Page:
Pats' Eckel tries to shape up before he ships out

Pro Football

September 01, 2005|By Ken Murray | Ken Murray,SUN STAFF

Kyle Eckel is caught between war and peace, between the belly series and blitz pickups.

On one hand, he's an ensign in the Navy, temporarily assigned to a job in Newport, R.I., scheduled to report full time to a ship in Norfolk, Va., come January.

On the other, he's a rookie fullback with the two-time defending Super Bowl champion New England Patriots, learning a new role while fighting for a second career.

"He seems like a really neat person to be around," Patriots quarterback Tom Brady said at a news conference last week. "He has a love for playing football, but also a love for serving his country.

"It's very admirable, and I think everybody really looks up to him for that."

Eckel, 23, is a perfect fit in New England: the proverbial patriot playing on the NFL's quintessential team.

Better than that, he appears to be the kind of unique talent Patriots coach Bill Belichick likes to nurture.

On the second day of the NFL draft, after it became obvious that Eckel's military commitment was going to render him undraftable, the Patriots and Detroit Lions both pushed hard to sign the former Navy star runner as a free agent.

The decision, Eckel's agent suggested, came down to the type of players the Patriots prefer.

"They're sort of made up of a bunch of guys who aren't marquee players, but become marquee players," said Jim Kennedy, Eckel's Philadelphia representative. "Kyle seemed like Patriot material."

So far, so good. Eckel made it through this week's mandatory roster cut to 65. He'll make one last push for a roster spot in tonight's preseason game against the New York Giants, then await Saturday night's final cuts to 53.

Beyond that, Eckel's NFL future is tied up in Navy policy, red tape and, most important, the war against terrorism.

Under the current Navy policy, Eckel must serve at least two years of active duty service before he's "eligible for release from active duty to participate in activities with potential recruiting or public affairs benefit to the Navy or Marine Corps."

In March, in fact, a request for such a release, submitted by the Naval Academy on Eckel's behalf, was rejected by William A. Navas Jr., assistant secretary of the Navy for manpower and reserve affairs.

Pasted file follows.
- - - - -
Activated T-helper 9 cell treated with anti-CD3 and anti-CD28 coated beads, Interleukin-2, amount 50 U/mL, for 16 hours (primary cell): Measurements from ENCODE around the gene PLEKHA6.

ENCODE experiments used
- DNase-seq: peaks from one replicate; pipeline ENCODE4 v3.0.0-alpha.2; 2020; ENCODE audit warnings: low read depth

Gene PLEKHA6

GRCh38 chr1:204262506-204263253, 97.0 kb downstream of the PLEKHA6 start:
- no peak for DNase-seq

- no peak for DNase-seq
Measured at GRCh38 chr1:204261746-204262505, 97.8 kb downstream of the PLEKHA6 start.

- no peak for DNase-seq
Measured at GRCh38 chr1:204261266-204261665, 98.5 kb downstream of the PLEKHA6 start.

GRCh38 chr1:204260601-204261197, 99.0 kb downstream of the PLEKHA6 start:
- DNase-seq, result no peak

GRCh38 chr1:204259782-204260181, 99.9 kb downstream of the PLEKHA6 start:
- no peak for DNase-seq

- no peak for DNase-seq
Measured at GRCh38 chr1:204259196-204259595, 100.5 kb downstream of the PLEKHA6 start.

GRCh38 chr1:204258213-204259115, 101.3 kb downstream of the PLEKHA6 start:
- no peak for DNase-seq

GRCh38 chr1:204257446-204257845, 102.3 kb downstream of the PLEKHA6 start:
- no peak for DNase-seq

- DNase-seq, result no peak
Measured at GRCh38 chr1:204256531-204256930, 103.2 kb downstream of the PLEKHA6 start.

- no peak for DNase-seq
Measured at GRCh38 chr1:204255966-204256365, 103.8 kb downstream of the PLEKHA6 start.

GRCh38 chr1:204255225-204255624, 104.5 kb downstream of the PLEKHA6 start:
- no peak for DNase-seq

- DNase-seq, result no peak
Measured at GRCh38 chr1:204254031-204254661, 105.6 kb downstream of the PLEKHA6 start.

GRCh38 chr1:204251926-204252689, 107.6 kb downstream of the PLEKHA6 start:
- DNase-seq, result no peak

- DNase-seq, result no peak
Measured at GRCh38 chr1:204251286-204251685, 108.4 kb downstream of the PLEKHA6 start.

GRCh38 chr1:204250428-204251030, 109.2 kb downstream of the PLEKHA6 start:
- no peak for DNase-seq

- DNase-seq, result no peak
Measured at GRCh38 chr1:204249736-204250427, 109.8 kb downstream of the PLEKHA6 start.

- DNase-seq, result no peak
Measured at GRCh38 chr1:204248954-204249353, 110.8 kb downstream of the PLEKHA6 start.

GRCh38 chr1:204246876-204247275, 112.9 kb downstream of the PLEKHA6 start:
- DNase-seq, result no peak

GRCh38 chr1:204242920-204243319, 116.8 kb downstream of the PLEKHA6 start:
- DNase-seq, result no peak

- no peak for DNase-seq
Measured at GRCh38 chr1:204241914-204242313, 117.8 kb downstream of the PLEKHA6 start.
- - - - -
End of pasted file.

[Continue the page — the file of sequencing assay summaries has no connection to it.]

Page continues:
"Due to the fact that this nation is in a time of war ... I believe it is inappropriate to change the [Department of the Navy] policy at this time," Navas wrote to Vice Adm. Rodney P. Rempt, the academy's superintendent, on March 1.

"There is no doubt [Midshipman] Eckel has great potential to provide value to the Navy's public affairs program. However, because we are in the midst of a national emergency, it is not in the best interest of the Navy, U.S. Naval Academy, or the individual to expand the current policy that requires at least two years of service in the Fleet."

This much seems certain: If Eckel makes the opening day roster, he should be able to play with the Patriots at least until January, when he's due to report to Norfolk.

For now, he is a surface warfare officer in training, temporarily assigned to the Naval Academy Prep School in Newport as an assistant to the athletic director.

Even if Eckel is cut Saturday night, he likely would wind up on the Patriots' practice squad and work with the team.

"As it stands, it's the same way it's always been, the original five-year commitment," Eckel said of his military status. "After that, if an NFL career happens to pop up, it could be two years active, six [on] reserve. That's where it is."

Kennedy said the Patriots have been accommodating.

"Kyle had to check in at Newport a couple times, twice since camp started," the agent said. "He drives down and back [the same day]. I think he would do whatever it takes."

Eckel, 5 feet 11 and 240 pounds, has made the most of his appearances in three preseason games. He has rushed 10 times for 46 yards and two touchdowns.

At Navy, he rushed for 2,311 yards the past two seasons as a battering fullback in coach Paul Johnson's option offense. In New England, he'd be more of a conventional blocking fullback who plays in short yardage situations and on special teams.

How does he rate himself as a first-time blocker? "I'm learning," Eckel said. "It's hard to criticize myself there. I've got a lot of work to do."

While Eckel awaits his fate in New England, his heart will be in Baltimore on Saturday when Navy meets Maryland at M&T Bank Stadium.

"It's an opportunity for them; nobody gives Navy credit," he said. "The saying we have is you're still part of that team [after graduating]. It's called the `Brotherhood' and it doesn't just stop after you graduate. Being apart from it now, I realize how special it was."

Interestingly, Eckel finished last in his class academically. That earned him the dubious "Anchor" award, which is a bag of $1 bills collected from each of his classmates.

"Kyle's improving," said Belichick, whose father, Steve, was an assistant coach at Navy for 33 years. "He's doing some things he's never really done before. He's coming from a place as a primary ball carrier and that's not really his role here. So he has a lot of adjustments to make to his game."

College Football 2005

A look at the biggest national stories, including the increased use of instant replay, plus season previews for Maryland, Navy, Morgan State, Towson and other state schools. Section F

Starting again: Steve Spurrier is back on the sideline at South Carolina. Page 3C

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